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Over the past year, Friends of the Haenertsburg Grassland (FroHG) has made great strides in its plight to conserve Limpopo Province’s most threatened ecosystem, the Woodbush Granite Grassland (WGG). The WGG has an incredibly high level of biodiversity with numerous endemic and rare species. Throughout the last century approximately 95% of the original WGG has been irreversibly transformed, mainly through the establishment of alien forestry, agriculture and ever-encroaching alien invasive vegetation.

The year kicked off with an insightful talk by FroHG’s chairperson, Sylvie Kremer-Kӧhne. On the 26th of January SARChI Chair in Ecosystem Health, University of Limpopo, hosted Sylvie, where she once more stirred up the urgent need to conserve the remaining portions of the WGG. Later the year, 11-16 April, a small mammal survey was carried out in the grassland surrounding Haenertsburg and the Ebenezer Dam. This survey was the first of its kind for the WGG. The aim was to determine the number of different small mammal species (rats, mice, shrews and elephant-shrews) that inhabit the grassland. Christia Newbery (Small Mammal Survey Services) ran the project and with the help of a few volunteers, set out and monitored 200 PVC live-traps. The traps were checked daily and all of the critters caught released after they were identified. From the total of 106 animals caught, four rodent species and two shrew species were identified. Despite being a baseline study, the survey was necessary in laying a foundation for more intensive studies, which would be essential for the long term management of the WGG ecosystem.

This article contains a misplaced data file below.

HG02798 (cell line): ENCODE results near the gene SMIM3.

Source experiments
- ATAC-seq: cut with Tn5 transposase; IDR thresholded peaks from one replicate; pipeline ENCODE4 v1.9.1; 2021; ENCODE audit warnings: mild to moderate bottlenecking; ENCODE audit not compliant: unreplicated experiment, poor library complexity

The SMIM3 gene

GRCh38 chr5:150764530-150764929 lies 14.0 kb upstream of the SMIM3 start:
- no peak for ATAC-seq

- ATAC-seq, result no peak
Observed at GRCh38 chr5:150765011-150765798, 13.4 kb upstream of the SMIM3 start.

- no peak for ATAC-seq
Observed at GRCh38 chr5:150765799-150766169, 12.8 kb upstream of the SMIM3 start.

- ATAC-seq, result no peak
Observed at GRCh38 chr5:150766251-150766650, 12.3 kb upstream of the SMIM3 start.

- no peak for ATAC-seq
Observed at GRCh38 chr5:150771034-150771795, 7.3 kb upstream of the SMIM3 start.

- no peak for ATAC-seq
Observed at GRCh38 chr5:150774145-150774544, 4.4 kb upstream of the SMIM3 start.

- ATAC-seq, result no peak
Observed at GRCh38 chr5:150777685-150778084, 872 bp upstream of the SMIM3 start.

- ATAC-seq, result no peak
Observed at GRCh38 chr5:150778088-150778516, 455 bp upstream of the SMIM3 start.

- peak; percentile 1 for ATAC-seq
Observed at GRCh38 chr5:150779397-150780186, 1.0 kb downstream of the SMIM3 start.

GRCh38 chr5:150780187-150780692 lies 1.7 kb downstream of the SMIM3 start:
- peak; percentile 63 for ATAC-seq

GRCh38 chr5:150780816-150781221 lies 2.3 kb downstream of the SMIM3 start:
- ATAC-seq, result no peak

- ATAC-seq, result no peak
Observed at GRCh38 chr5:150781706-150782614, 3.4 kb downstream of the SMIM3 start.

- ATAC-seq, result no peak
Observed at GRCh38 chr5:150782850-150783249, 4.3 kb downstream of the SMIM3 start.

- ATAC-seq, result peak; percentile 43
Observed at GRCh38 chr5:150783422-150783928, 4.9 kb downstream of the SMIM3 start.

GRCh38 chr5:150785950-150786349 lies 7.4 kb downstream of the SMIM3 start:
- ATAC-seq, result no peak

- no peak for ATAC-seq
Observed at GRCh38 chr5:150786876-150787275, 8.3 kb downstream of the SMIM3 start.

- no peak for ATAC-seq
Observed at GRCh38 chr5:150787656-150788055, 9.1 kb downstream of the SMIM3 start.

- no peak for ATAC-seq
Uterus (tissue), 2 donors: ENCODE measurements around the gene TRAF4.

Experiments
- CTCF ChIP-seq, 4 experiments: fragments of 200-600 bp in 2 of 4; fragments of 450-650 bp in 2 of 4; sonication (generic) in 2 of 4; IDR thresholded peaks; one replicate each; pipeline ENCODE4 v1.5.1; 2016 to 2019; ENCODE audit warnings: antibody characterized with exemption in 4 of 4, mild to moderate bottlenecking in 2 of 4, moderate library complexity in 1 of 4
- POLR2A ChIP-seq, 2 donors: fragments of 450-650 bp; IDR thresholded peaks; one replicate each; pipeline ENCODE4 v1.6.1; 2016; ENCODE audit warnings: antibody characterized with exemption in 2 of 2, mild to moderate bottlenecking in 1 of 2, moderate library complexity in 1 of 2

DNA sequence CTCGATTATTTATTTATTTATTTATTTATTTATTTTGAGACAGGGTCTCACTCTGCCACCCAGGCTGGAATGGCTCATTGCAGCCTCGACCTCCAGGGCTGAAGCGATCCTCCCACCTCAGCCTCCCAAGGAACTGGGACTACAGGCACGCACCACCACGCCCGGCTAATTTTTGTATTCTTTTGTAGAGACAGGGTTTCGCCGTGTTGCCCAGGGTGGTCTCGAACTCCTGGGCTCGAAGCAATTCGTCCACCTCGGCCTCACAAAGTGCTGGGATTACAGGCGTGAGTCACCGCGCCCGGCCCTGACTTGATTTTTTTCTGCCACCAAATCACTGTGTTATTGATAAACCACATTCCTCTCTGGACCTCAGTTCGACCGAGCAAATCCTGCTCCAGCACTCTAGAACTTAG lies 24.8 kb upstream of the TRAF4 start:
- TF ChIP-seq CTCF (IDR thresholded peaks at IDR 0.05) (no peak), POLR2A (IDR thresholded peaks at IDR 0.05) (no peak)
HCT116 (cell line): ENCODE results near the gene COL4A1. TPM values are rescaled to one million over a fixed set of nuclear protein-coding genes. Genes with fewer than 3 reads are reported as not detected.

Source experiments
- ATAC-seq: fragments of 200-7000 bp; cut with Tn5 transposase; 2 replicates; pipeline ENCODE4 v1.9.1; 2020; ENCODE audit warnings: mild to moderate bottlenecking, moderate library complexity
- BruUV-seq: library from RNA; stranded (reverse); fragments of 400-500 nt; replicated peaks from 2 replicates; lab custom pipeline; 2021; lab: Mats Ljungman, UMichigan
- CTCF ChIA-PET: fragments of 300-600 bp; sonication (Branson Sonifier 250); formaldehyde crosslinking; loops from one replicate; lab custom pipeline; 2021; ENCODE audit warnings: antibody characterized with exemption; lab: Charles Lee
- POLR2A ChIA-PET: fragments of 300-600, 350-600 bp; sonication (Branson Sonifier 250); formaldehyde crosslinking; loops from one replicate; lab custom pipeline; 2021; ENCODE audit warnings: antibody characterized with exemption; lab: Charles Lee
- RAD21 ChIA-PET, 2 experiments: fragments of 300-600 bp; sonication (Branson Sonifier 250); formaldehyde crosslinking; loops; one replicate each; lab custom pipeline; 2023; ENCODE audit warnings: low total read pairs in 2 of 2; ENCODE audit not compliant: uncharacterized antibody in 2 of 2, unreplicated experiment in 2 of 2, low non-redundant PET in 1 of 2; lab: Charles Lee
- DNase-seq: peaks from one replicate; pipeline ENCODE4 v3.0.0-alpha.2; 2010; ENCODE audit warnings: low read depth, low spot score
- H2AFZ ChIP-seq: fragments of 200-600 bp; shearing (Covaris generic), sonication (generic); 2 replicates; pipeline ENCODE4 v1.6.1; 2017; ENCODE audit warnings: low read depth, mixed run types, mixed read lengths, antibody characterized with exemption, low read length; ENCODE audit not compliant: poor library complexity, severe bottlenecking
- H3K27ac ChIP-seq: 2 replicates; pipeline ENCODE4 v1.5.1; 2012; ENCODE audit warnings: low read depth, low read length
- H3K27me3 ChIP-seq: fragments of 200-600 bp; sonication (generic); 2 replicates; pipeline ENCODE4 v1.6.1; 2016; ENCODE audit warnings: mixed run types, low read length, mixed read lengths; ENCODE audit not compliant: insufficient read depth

Christia Newbery inspecting one of her small-mammal traps.

FroHG also hosted a few very informative science talks at the Red Plate in Haenertsburg. On the 13th of April, Christia Newbery, explained the important role small mammals play in upholding many ecological systems. On the 24th of August, Dr Ali Halajian who is the senior researcher at the University of Limpopo, gave a talk on alien parasites and animals and the devastating impacts they have on our endemic fauna and flora. This is something that we need to discuss earnestly if we would like to preserve the grassland as an intact ecological system.

FroHG also rolled up its sleeves on 15 September on World Cleanup Day! A team of 30 enthusiastic volunteers put commendable effort into picking up litter in the grassland. Some volunteers came all the way from the University of Limpopo and Mankweng. At the end of what turned out to be a very enjoyable day, 10 giant bags filled with a concoction of rubbish were extracted.

To wrap up the year, FroHG held its AGM on the 26th of October where the following committee members were re-elected: Sylvie Kremer-Kӧhne, Laurie Railton, Sylvia Thompson, Quentin Hagens, Peter Moreroa, Wiam Haddad, Nipper Thompson and Johannes Ragophala. Additionally, two new committee members, Dr Ali Halajian and Dr Ingrid van der Merwe, were elected. Furthermore, a short video showcasing our beautiful grassland was launched and Vincent Egan gave a most interesting talk on biodiversity. FroHG would like to extend its gratitude to the 10 new members that joined this year.

Keep your eyes open for more exciting science talks and events in the upcoming year.



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